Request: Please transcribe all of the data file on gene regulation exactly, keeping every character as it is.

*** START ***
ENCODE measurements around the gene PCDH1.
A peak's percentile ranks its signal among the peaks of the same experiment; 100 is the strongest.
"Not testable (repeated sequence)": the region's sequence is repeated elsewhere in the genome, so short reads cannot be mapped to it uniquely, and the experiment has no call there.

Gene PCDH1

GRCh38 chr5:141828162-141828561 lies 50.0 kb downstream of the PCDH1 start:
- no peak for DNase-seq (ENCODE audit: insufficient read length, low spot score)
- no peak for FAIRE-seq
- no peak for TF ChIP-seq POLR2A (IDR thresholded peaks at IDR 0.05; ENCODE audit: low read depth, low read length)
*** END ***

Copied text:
ENCODE measurements around the gene PCDH1.
A peak's percentile ranks its signal among the peaks of the same experiment; 100 is the strongest.
"Not testable (repeated sequence)": the region's sequence is repeated elsewhere in the genome, so short reads cannot be mapped to it uniquely, and the experiment has no call there.

Gene PCDH1

GRCh38 chr5:141828162-141828561 lies 50.0 kb downstream of the PCDH1 start:
- no peak for DNase-seq (ENCODE audit: insufficient read length, low spot score)
- no peak for FAIRE-seq
- no peak for TF ChIP-seq POLR2A (IDR thresholded peaks at IDR 0.05; ENCODE audit: low read depth, low read length)